Bullying Prevention


A Model Policy for Bullying, Cyberbullying, Harassment, Hazing and Retaliation has been developed by USOE. You can find it under the Law and Legislation web page at,-CYBERBULLYING,-HARA.aspx.

Research indicates that a school-wide process, such as School-wide Positive Behavioral Interventions and Supports (SWPBIS or PBIS), is the best approach to bullying intervention and prevention. In a meta-analysis of 213 School-wide Positive Behavioral Interventions and Supports (SWPBIS or PBIS) programs, the average effect size was 0.69 on social-emotional skill performance.

Prevention Dimensions (PD) is a collection of age-appropriate lessons developed by the Utah State Office of Education provided free of charge to Utah pre-kindergarten through twelfth grade teachers. PD provides students with a strong foundation of effective skills based on risk and protective factor research. Students and teachers who apply PD objectives reduce risk factors associated with violence, substance abuse and other antisocial skills. Embracing PD objectives enhances protective factors of peer support and positive relationships, appropriate and smart decision making, and healthy living. The PD lessons have been designed to decrease risk factors and promote protective factors. The USOE conducts teacher trainings on the use of the PD resource lessons to enhance and develop teacher skills to teach proven prevention strategies, provide current evidence of effectiveness, and help teachers create a positive teaching climate in their classrooms.


Trauma Sensitive Schools

“With a school-wide strategy, trauma-sensitive approaches are woven into the school’s daily activities: the classroom, the cafeteria, the halls, buses, the playground. “This enables children to feel academically, socially, emotionally and physically safe wherever they go in the school. And when children feel safe, they can calm down and learn,” says Cole. “The district needs to support the individual school to do this work. With the district on board, principals can have the latitude to put this issue on the front burner, where it belongs.”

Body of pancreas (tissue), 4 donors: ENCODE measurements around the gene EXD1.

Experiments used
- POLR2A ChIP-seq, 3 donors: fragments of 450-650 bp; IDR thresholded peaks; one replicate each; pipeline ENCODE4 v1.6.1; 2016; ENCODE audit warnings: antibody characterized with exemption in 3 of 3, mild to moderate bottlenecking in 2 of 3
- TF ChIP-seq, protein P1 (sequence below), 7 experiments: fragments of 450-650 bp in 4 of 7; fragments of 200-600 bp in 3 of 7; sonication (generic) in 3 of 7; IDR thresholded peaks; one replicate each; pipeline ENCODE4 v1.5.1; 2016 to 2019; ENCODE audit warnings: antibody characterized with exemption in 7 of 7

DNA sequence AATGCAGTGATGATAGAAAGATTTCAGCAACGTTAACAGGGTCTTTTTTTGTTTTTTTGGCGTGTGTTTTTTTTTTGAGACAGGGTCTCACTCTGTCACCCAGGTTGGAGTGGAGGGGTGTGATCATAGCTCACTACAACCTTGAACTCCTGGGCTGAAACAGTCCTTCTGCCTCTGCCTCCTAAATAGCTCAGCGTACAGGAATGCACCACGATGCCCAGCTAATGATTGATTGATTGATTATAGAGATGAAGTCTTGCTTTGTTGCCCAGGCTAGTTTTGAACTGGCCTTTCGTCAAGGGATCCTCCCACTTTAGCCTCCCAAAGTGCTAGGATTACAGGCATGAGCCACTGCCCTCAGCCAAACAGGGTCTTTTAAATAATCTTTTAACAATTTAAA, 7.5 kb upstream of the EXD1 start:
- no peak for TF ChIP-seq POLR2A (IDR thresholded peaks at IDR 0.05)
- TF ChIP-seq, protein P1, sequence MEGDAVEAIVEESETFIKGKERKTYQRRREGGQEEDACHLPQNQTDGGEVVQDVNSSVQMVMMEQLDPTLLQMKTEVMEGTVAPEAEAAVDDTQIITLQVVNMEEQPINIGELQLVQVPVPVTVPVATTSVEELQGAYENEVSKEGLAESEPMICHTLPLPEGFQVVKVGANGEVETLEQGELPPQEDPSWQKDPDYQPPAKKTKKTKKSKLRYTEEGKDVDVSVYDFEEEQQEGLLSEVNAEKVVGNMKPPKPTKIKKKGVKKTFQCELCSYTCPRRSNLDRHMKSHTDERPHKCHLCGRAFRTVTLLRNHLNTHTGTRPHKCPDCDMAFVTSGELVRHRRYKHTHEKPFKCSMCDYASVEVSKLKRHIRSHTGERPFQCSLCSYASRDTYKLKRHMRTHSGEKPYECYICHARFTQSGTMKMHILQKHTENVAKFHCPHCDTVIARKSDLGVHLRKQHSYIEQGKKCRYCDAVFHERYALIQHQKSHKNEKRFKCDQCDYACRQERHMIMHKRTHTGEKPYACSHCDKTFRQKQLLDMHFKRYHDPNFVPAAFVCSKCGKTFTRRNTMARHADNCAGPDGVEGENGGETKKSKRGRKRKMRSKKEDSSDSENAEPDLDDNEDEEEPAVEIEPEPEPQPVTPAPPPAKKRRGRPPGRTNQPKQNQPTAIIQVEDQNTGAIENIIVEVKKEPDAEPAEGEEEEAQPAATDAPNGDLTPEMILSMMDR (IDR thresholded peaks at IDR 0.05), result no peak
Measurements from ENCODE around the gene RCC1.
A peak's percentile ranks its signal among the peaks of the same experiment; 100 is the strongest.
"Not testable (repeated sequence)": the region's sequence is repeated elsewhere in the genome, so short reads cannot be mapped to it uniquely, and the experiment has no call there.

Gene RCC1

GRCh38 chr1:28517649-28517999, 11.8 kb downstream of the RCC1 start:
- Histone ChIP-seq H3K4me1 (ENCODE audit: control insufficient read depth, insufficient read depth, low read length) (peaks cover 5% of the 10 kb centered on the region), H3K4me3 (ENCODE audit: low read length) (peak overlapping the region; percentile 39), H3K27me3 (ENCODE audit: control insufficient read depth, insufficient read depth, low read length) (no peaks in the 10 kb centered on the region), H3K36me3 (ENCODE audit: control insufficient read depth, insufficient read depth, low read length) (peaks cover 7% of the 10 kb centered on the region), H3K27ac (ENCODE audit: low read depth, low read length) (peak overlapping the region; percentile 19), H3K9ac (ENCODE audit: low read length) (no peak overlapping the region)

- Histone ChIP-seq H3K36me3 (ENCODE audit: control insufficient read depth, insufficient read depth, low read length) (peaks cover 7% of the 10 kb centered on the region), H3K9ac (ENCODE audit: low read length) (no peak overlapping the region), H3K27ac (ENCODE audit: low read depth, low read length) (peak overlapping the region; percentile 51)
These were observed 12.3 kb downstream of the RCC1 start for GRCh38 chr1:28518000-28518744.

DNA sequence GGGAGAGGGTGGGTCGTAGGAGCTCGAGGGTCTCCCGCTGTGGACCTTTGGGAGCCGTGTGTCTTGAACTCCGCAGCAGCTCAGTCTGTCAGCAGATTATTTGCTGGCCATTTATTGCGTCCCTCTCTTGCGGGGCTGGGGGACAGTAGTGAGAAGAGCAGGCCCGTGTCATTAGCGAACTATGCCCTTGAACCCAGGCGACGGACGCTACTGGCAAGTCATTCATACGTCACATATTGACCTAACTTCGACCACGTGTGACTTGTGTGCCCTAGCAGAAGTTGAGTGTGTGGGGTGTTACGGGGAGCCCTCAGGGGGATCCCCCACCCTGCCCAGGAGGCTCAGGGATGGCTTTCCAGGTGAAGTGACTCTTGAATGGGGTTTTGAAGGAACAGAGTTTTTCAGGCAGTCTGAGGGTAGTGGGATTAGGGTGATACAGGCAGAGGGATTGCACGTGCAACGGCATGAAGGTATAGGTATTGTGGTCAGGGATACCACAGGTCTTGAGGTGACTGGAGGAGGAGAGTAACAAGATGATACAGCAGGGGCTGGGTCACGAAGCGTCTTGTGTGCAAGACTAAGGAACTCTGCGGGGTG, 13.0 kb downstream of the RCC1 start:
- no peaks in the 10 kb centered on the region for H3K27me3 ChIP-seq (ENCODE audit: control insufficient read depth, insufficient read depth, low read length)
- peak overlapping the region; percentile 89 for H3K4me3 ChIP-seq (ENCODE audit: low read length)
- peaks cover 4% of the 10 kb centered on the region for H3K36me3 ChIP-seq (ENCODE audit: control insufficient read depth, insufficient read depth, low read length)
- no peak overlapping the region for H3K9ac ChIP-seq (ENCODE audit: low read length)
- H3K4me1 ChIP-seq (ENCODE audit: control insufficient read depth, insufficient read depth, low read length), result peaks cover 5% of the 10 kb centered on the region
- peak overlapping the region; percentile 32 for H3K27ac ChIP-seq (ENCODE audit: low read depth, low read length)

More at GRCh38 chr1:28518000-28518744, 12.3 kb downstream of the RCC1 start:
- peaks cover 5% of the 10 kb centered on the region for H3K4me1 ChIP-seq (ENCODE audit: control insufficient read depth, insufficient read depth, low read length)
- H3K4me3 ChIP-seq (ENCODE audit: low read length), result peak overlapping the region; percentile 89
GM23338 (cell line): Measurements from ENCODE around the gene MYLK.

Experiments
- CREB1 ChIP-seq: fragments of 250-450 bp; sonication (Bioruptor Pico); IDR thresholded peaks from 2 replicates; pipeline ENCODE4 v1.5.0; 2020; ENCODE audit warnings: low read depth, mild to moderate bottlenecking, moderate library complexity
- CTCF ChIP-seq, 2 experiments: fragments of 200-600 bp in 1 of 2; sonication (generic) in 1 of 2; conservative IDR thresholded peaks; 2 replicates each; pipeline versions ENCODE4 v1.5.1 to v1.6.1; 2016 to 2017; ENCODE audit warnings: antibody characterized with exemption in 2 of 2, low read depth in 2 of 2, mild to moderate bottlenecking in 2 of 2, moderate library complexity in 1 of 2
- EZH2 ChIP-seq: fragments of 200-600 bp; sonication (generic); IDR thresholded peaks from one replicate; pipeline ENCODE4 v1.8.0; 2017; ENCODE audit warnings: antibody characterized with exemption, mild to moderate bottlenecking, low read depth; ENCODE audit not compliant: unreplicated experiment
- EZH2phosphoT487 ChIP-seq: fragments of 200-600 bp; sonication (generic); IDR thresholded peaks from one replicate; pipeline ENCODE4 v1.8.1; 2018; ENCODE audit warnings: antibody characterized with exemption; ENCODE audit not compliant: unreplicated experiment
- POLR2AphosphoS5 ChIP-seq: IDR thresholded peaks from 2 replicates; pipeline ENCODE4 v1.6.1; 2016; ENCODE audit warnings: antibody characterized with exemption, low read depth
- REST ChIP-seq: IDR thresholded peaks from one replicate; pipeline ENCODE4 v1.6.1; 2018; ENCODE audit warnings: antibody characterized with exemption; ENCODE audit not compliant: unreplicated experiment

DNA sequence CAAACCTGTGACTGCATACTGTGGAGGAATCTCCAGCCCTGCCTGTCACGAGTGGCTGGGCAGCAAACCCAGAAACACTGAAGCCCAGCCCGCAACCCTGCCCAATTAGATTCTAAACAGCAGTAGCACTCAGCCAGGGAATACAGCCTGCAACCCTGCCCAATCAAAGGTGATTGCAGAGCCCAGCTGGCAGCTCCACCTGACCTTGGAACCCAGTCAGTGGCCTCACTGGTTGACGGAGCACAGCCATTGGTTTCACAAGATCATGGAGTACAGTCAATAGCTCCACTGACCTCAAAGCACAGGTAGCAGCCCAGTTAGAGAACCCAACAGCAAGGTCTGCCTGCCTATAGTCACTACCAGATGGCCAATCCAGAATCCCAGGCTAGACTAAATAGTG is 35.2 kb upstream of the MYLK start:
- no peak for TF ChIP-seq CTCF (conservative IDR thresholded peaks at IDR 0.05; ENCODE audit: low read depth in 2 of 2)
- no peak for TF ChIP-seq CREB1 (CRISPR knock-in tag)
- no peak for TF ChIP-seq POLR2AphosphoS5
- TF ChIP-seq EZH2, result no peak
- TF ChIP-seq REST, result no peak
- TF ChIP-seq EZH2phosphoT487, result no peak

Why We Should Stop Chasing Self-Esteem and Start Developing Self-Compassion (Kristen Neff, Associate professor of human development, The Blog, Huffington Post, April 6, 2011)

Kindness curriculum study expanding to more schools (Center for Investigating Healthy Minds)

Can we train children to demonstrate more kindness? Can we introduce techniques that teach students how to pay attention better? Can we develop a school curriculum that nurtures emotional health as well as academic success?

These are some of the guiding questions that researchers at the Center for Investigating Healthy Minds are exploring through the Kindness Curriculum study. This unique research endeavor involves four-year-old kindergarten (4K) students in self-selected classrooms within the Madison Metropolitan School District.

The curriculum, based on the Mindfulness-Based Stress Reduction (MBSR) program for adults, is progressive in nature and incorporates children’s literature, music, movement and play to teach concepts related to kindness and compassion.

The curriculum provides 24 lessons over 12 weeks (each about 20 minutes long).

Themes include:

  • Mindful Bodies and Planting Seed of Peace and Kindness
  • I feel emotions on the inside
  • How I feel on the inside shows on the outside
  • Taking care of strong emotions on the inside and outside
  • Calming and working out problems
  • Gratitude
  • All people depend on each other and the world
  • Gratitude and Caring for our world

Researchers are assessing the effects of implementing this Kindness Curriculum. Initial findings indicate that children who took part in the Kindness Curriculum showed improved performance on computer measures of attention from before to after the curriculum and larger gains in pro-social behavior and emotion regulation as compared to the children who did not receive the curriculum training.

This fall, the study is expanding to additional Madison schools and tracking children into their Kindergarten year to look at whether benefits of training are sustained over time.
Researchers hope to expand the study into additional cities in the future, contingent on funding support. The Kindness Curriculum study relies on philanthropic support from individuals and foundations.

Our thanks to the administrators, teachers and parents of the Madison Metropolitan School District for their partnership with this project!